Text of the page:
THE speed at which a country’s gross domestic product (GDP) is growing has for the past 60-70 years come to be considered the most important measure of whether a country is succeeding or failing. But what if our most cherished notions about what makes a nation successful are wrong? What if economists who lead the obsession with this metric are, in fact, charlatans?
There have been some very prominent critics of our obsession with GDP growth.
In 1968, Robert Kennedy noted that GDP includes the costs of air pollution, road accidents, managing crime, militarism and environmental destruction, but does not include the “decency of our factories and the safety of our streets alike … the beauty of our poetry, or the strength of our marriages, the intelligence of our public debate or the integrity of our public officials”. He concluded that GDP “measures everything, in short, except that which makes life worthwhile”.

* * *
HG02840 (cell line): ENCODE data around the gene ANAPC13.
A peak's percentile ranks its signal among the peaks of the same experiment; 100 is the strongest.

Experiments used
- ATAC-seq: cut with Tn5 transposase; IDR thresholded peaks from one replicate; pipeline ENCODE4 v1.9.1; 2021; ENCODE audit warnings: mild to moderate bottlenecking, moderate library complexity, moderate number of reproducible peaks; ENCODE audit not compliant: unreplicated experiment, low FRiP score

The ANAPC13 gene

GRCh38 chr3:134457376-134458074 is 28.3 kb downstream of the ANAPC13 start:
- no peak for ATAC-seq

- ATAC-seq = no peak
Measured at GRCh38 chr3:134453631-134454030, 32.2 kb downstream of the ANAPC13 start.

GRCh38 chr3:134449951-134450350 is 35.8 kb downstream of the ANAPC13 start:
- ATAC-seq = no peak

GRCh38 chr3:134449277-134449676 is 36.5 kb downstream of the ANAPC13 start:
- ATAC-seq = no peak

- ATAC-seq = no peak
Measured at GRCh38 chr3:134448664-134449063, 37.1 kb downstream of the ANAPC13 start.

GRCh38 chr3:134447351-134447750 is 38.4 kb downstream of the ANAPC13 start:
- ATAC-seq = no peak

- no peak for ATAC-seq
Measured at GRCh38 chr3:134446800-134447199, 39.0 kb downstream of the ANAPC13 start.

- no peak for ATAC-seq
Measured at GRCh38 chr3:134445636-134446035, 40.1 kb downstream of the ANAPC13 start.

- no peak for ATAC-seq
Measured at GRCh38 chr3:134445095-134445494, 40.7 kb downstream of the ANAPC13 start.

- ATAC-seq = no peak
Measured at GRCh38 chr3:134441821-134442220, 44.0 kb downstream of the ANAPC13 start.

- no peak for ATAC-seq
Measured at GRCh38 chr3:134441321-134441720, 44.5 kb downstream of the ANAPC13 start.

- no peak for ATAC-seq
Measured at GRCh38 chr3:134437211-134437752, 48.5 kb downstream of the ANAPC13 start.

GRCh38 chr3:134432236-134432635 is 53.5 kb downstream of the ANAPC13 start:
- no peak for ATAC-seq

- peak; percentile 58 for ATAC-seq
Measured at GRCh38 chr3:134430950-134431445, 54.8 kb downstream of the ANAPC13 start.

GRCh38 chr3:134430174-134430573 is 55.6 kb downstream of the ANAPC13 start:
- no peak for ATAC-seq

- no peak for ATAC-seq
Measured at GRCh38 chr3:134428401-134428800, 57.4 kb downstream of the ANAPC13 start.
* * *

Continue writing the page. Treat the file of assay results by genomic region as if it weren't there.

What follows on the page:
Former French president Nicolas Sarkozy pointed out in 2009 how GDP figures have come to be widely misused: “GDP statistics … are increasingly thought of as a measure of societal wellbeing, which they are not.” Continue reading Business Day: ‘The value of an endlessly expanding GDP is doubtful’